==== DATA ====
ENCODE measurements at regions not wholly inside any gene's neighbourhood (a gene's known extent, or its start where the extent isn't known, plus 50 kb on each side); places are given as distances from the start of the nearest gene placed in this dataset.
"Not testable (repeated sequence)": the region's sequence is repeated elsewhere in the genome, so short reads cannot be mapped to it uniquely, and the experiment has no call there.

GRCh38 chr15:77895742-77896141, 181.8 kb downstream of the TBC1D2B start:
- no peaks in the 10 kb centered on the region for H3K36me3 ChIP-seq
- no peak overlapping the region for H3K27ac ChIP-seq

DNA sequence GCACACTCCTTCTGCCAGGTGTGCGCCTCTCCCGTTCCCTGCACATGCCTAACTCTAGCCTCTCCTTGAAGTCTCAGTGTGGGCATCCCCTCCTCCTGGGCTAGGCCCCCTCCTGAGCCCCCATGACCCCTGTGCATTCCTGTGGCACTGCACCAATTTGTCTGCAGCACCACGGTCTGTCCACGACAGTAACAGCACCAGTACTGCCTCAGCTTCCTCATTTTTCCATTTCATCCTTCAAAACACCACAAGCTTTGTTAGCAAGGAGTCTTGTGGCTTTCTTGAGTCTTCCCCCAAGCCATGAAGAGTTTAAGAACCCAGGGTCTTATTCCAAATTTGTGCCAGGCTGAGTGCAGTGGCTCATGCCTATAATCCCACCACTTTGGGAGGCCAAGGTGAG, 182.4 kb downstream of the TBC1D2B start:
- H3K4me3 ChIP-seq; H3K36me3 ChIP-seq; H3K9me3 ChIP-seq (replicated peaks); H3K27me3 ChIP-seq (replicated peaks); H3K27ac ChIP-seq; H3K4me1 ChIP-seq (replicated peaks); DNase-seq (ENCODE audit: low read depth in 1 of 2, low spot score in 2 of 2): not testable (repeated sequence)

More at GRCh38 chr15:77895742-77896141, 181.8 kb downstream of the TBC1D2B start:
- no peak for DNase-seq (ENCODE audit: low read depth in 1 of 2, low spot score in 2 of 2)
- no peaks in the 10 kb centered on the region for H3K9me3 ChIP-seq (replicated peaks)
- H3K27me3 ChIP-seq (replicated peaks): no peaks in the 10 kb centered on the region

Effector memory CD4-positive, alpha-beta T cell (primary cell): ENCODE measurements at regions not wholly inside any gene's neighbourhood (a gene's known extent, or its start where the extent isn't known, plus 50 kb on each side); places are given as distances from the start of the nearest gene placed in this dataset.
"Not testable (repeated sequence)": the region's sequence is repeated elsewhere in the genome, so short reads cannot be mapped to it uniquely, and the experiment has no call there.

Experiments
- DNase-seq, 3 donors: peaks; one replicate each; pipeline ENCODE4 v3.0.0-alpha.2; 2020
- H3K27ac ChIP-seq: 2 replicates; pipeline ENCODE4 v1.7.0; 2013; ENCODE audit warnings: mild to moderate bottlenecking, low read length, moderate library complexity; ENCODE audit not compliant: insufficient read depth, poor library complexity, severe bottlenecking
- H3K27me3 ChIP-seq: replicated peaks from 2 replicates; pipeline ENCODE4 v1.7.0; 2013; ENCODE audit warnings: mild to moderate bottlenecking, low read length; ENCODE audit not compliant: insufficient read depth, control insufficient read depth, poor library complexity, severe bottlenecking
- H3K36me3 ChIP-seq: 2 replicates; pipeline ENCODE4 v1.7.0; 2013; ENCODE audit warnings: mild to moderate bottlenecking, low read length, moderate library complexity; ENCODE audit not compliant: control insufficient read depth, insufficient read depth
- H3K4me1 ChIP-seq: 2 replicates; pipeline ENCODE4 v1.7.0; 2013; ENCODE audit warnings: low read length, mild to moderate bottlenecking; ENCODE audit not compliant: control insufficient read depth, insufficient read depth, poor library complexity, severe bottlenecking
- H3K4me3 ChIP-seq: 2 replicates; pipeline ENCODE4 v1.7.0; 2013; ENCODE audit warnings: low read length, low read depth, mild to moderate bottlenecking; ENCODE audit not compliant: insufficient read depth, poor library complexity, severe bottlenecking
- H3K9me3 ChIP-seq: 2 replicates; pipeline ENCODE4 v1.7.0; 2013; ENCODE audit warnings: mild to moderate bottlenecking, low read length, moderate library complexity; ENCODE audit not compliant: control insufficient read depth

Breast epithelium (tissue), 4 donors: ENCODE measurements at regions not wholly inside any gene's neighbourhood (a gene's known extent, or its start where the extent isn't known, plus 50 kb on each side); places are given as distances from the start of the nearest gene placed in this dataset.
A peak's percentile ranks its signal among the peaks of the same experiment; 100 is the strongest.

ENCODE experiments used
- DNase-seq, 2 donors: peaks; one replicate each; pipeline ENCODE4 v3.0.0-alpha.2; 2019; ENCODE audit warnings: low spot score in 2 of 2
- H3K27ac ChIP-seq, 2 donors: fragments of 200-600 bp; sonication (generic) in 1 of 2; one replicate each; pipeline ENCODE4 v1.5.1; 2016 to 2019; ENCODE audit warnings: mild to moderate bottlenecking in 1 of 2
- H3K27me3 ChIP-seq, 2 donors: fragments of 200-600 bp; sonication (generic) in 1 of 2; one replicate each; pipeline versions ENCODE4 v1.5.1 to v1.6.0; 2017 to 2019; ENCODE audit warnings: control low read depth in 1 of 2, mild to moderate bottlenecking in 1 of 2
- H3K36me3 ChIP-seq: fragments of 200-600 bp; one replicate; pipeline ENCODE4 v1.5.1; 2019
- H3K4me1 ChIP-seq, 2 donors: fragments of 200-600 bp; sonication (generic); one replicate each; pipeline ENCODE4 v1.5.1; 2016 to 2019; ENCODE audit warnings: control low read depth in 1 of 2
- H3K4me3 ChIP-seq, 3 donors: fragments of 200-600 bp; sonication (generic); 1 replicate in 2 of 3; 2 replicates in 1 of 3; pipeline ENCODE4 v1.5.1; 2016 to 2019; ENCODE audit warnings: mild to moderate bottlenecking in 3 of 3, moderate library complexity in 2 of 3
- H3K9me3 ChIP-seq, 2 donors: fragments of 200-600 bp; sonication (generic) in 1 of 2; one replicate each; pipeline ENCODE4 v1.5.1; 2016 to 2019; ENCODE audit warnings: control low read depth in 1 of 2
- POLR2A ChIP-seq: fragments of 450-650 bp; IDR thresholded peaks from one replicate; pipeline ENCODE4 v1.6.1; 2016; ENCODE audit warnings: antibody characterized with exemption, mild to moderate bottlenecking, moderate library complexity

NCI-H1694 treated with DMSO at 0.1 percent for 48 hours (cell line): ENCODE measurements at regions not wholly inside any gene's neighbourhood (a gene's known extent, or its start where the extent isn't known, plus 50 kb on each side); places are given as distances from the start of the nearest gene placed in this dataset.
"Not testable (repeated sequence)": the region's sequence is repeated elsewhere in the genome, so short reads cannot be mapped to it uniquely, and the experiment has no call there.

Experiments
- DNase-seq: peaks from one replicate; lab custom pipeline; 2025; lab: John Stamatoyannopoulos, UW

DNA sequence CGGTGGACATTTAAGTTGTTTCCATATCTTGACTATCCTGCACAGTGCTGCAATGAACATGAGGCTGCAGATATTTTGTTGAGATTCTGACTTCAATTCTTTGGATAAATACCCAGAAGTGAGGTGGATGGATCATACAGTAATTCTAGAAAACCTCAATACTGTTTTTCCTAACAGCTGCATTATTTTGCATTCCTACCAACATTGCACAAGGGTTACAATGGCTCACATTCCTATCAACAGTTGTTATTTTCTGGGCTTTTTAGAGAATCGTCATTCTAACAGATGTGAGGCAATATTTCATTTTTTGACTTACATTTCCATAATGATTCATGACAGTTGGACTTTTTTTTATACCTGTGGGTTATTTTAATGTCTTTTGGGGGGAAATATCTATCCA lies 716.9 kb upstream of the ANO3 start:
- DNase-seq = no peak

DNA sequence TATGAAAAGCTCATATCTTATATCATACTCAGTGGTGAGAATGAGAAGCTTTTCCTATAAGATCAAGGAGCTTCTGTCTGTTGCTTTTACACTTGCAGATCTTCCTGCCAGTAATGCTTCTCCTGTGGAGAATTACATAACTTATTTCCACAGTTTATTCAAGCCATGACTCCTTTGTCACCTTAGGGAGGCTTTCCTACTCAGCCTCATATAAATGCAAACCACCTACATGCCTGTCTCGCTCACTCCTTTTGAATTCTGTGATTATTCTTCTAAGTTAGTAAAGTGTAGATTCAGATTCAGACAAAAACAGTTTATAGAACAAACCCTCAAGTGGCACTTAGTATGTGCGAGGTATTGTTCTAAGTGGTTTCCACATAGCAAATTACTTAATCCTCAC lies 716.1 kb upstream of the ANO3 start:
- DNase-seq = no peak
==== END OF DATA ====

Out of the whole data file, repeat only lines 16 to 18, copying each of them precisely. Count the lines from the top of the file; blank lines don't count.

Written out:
- H3K27ac ChIP-seq: 2 replicates; pipeline ENCODE4 v1.7.0; 2013; ENCODE audit warnings: mild to moderate bottlenecking, low read length, moderate library complexity; ENCODE audit not compliant: insufficient read depth, poor library complexity, severe bottlenecking
- H3K27me3 ChIP-seq: replicated peaks from 2 replicates; pipeline ENCODE4 v1.7.0; 2013; ENCODE audit warnings: mild to moderate bottlenecking, low read length; ENCODE audit not compliant: insufficient read depth, control insufficient read depth, poor library complexity, severe bottlenecking
- H3K36me3 ChIP-seq: 2 replicates; pipeline ENCODE4 v1.7.0; 2013; ENCODE audit warnings: mild to moderate bottlenecking, low read length, moderate library complexity; ENCODE audit not compliant: control insufficient read depth, insufficient read depth